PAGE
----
Listening to Stravinsky - or, rather, I will be later in the day. The Rite of Spring, since you ask.

Wondering why Man U bought Falcao and what this means for the future of Wayne Rooney.

Hoping to get a good lie-in tomorrow after having had to get up early for a day with my drama guys today.

Praying for peace in troubled places.

Writing this.

Worrying about nothing. Hah!

Thursday, September 4, 2014

High Spirits

Found myself meditating on the notion of generosity of spirit in the afternoon, having witnessed so many manifestations of it in the morning. Realised for the first time what a deeply subversive quality it is. Possibly the most powerful of all weapons in the War on Capitalism.

Wednesday, September 3, 2014

Not So Cramped

To my baffled, delighted surprise I find myself with time to breathe. The insane busyness of the last three weeks has suddenly been replaced by business as usual, which is still busy, but doesn't involve getting something crucial done in the next half hour every half hour.

This is partly, but not entirely, related to the fact that I've cleared all my marking. For the moment. This is a particularly good thing at this point in time as the right side of my right hand (the bit with the little finger) has been showing signs of cramping up since Sunday and I can't afford another body part taking it upon itself to rebel.

I find it a matter of some small fascination, by the by, that in the course of my career I've witnessed a gradual shift from an understanding that it's quite important to ensure that teachers get time to mark, to an environment that seems designed to prevent them from indulging in any such selfish frivolity.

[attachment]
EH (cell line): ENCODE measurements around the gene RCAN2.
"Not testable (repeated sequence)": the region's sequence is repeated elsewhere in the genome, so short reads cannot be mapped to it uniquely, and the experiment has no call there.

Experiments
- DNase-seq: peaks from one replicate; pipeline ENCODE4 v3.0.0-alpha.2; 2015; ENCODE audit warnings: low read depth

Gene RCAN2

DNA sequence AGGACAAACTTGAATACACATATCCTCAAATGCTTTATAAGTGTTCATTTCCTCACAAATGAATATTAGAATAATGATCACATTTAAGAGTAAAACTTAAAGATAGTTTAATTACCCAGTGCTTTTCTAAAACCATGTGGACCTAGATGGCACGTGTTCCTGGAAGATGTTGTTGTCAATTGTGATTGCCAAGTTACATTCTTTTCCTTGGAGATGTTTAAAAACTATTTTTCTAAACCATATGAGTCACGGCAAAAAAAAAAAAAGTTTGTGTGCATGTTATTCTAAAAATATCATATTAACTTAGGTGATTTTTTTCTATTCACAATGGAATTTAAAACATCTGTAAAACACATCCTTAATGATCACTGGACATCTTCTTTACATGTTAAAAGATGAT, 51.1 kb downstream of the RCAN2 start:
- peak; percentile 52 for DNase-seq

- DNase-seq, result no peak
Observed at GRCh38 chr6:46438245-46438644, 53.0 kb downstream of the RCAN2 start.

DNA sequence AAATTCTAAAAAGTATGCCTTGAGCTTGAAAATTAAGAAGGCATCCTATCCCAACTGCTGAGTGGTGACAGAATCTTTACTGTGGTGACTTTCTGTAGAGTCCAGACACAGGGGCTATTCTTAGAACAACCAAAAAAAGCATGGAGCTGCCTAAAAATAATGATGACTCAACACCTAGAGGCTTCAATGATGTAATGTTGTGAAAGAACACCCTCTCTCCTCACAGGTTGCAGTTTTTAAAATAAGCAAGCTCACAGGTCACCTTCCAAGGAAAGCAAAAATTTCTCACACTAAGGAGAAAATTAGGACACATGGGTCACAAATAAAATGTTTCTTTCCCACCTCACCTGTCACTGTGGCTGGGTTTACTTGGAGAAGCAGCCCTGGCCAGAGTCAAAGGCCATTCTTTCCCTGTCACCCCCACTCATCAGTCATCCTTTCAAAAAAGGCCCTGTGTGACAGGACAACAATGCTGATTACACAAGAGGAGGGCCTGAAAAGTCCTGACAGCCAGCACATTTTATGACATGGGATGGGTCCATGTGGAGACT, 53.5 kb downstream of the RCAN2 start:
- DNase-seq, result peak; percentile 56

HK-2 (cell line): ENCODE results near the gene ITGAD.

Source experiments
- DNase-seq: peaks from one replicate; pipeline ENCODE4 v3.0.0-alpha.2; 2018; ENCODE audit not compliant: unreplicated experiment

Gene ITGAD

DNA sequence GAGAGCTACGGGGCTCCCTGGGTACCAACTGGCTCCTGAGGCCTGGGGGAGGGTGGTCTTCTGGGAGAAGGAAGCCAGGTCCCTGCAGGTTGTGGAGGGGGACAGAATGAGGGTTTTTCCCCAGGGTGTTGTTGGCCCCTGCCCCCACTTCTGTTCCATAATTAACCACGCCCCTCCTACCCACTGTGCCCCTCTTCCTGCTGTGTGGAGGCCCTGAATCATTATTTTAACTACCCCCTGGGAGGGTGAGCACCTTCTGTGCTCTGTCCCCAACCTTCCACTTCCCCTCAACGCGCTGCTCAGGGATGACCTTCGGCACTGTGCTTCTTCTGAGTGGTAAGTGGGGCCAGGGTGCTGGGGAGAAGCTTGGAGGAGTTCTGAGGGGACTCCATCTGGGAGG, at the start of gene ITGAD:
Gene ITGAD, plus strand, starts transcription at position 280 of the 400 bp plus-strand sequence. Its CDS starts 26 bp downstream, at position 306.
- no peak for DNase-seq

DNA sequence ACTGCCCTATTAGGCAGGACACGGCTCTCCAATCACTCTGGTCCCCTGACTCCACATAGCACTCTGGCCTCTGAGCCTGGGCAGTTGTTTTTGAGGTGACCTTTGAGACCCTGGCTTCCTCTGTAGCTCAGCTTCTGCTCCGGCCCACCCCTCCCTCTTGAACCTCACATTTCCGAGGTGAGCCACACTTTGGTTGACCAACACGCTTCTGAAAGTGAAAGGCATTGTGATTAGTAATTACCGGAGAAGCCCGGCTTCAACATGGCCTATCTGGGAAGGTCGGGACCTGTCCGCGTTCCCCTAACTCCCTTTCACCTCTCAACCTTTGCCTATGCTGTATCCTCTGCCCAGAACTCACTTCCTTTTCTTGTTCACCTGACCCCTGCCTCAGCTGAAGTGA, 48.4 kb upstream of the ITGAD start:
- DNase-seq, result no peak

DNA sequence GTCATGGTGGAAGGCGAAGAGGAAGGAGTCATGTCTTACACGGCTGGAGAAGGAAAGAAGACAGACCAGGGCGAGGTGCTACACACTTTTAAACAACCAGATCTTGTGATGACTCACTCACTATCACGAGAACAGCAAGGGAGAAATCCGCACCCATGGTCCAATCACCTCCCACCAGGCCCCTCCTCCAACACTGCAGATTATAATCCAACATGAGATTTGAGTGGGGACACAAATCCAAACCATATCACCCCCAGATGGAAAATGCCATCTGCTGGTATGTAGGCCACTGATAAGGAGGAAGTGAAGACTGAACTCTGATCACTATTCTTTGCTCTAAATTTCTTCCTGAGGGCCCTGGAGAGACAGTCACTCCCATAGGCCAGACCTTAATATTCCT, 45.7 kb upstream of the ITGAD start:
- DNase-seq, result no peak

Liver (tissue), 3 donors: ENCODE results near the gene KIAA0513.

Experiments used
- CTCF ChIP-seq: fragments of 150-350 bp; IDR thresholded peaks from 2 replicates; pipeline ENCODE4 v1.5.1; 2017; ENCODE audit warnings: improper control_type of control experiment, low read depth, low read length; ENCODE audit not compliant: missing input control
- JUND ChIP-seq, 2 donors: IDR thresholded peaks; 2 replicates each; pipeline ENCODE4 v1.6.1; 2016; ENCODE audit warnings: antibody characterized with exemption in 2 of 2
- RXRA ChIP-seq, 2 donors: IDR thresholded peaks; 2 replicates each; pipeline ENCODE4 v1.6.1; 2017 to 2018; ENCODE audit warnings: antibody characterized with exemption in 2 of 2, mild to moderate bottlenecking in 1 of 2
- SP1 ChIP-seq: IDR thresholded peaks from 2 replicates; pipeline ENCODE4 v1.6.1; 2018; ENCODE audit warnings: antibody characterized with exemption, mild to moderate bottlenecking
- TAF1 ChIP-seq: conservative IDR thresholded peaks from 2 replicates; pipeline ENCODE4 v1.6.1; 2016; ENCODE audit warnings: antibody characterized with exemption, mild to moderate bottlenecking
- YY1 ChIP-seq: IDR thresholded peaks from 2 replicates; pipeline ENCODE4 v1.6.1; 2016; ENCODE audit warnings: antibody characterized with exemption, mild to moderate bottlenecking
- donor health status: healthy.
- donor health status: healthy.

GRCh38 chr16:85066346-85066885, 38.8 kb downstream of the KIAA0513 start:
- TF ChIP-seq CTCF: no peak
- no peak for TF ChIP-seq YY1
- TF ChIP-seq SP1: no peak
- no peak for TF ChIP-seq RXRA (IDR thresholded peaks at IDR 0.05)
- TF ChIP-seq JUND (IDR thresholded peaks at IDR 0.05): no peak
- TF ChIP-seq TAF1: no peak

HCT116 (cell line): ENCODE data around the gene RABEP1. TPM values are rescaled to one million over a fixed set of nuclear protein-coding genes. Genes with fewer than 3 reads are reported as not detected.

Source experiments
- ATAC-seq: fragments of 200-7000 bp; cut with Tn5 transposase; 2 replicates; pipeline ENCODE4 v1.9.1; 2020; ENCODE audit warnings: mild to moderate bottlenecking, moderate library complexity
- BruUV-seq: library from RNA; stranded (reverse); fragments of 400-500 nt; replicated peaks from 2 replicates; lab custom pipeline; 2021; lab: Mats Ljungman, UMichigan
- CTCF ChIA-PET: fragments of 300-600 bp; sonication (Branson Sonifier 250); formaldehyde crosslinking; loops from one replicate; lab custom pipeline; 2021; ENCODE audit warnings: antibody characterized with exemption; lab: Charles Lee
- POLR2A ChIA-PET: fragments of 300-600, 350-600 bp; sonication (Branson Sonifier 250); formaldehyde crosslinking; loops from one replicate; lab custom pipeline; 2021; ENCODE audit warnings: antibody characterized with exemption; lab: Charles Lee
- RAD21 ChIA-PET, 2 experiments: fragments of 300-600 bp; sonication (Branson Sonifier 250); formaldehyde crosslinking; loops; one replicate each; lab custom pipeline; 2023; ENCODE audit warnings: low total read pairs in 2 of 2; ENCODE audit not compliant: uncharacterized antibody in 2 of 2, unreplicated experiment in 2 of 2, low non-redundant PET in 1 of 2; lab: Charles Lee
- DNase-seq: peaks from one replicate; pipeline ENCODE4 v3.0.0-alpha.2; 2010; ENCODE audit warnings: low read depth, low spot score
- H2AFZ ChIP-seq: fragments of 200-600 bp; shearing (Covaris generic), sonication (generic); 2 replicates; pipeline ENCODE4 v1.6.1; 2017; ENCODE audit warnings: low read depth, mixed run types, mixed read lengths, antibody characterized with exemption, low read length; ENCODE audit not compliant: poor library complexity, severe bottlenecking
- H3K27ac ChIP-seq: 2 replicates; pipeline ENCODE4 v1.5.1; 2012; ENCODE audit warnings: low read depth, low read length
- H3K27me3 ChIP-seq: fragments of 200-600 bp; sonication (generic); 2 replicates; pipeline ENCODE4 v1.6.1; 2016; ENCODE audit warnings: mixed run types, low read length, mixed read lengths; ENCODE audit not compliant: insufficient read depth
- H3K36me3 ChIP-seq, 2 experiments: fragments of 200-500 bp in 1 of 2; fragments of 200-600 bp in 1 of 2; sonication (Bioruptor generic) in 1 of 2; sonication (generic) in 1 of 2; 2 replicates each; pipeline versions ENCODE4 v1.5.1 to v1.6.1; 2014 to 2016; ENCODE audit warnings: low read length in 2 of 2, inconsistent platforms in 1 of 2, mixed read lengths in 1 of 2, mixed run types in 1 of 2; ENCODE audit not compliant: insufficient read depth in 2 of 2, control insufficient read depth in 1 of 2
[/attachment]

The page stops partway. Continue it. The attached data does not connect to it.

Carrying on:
Tuesday, September 2, 2014

Coming Unstuck

Finally, finally, finally I made it to the end of the Caliban to the Audience segment of Auden's The Mirror and the Sea. The problem is I'm not sure I'm any wiser regarding what it's about than I was when I hadn't read it.

This is WH at his most bafflingly obscure, as bad as the densest pages of The Dyer's Hand. How is it that a writer who can be so thrillingly, transparently brilliant (think, The Shield of Achilles, one example of many) can be so utterly opaque at times? The problem is that I'm inclined to suspect the problem lies in me, as a less than ideal reader, rather than in the great man having an off-day.

Although maybe there's an argument to be made that when he moves from the concrete to the abstract Auden has more than a tendency to obscurity for the sake of obscurity.

Monday, September 1, 2014

The Spirit Of Our Age

Ever since reading Hazlitt's tome of (nearly) the same title I've been thinking of how one might reasonably capture the spirit of our own age. Reading Auden along the way and thinking about his own anxious age served to keep the topic in view for this thinker. (Not that I'm entirely convinced that's what I am, but let's not go down that road for now.)

As close as I can come to any sense of the zeitgeist, it seems to me a distinctly plural age, a time for everything, and too much of everything at that. And thus, defeated, I'll let this one go.